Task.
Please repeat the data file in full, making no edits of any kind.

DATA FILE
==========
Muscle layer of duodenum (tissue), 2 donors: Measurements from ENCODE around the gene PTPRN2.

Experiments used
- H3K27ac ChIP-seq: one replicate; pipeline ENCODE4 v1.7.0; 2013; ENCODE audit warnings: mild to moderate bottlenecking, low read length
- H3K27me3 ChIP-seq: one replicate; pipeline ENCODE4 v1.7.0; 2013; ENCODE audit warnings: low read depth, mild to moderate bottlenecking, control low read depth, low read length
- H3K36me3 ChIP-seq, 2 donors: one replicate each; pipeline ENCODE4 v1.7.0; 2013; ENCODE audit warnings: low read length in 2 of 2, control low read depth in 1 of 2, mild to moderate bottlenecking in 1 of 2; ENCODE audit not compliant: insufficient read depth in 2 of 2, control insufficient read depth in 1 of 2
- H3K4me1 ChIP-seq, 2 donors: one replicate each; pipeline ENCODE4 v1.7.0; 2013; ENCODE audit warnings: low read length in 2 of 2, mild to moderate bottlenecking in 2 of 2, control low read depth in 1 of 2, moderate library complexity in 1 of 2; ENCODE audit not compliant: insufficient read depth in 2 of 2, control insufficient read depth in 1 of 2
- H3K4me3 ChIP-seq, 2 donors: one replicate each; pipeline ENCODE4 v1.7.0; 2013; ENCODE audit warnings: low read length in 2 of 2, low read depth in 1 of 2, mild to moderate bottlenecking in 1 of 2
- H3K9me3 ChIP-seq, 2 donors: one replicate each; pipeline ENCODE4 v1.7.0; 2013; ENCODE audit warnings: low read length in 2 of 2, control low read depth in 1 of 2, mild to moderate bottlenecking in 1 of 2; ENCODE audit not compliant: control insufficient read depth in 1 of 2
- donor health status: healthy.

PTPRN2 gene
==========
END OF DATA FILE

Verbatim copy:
Muscle layer of duodenum (tissue), 2 donors: Measurements from ENCODE around the gene PTPRN2.

Experiments used
- H3K27ac ChIP-seq: one replicate; pipeline ENCODE4 v1.7.0; 2013; ENCODE audit warnings: mild to moderate bottlenecking, low read length
- H3K27me3 ChIP-seq: one replicate; pipeline ENCODE4 v1.7.0; 2013; ENCODE audit warnings: low read depth, mild to moderate bottlenecking, control low read depth, low read length
- H3K36me3 ChIP-seq, 2 donors: one replicate each; pipeline ENCODE4 v1.7.0; 2013; ENCODE audit warnings: low read length in 2 of 2, control low read depth in 1 of 2, mild to moderate bottlenecking in 1 of 2; ENCODE audit not compliant: insufficient read depth in 2 of 2, control insufficient read depth in 1 of 2
- H3K4me1 ChIP-seq, 2 donors: one replicate each; pipeline ENCODE4 v1.7.0; 2013; ENCODE audit warnings: low read length in 2 of 2, mild to moderate bottlenecking in 2 of 2, control low read depth in 1 of 2, moderate library complexity in 1 of 2; ENCODE audit not compliant: insufficient read depth in 2 of 2, control insufficient read depth in 1 of 2
- H3K4me3 ChIP-seq, 2 donors: one replicate each; pipeline ENCODE4 v1.7.0; 2013; ENCODE audit warnings: low read length in 2 of 2, low read depth in 1 of 2, mild to moderate bottlenecking in 1 of 2
- H3K9me3 ChIP-seq, 2 donors: one replicate each; pipeline ENCODE4 v1.7.0; 2013; ENCODE audit warnings: low read length in 2 of 2, control low read depth in 1 of 2, mild to moderate bottlenecking in 1 of 2; ENCODE audit not compliant: control insufficient read depth in 1 of 2
- donor health status: healthy.

PTPRN2 gene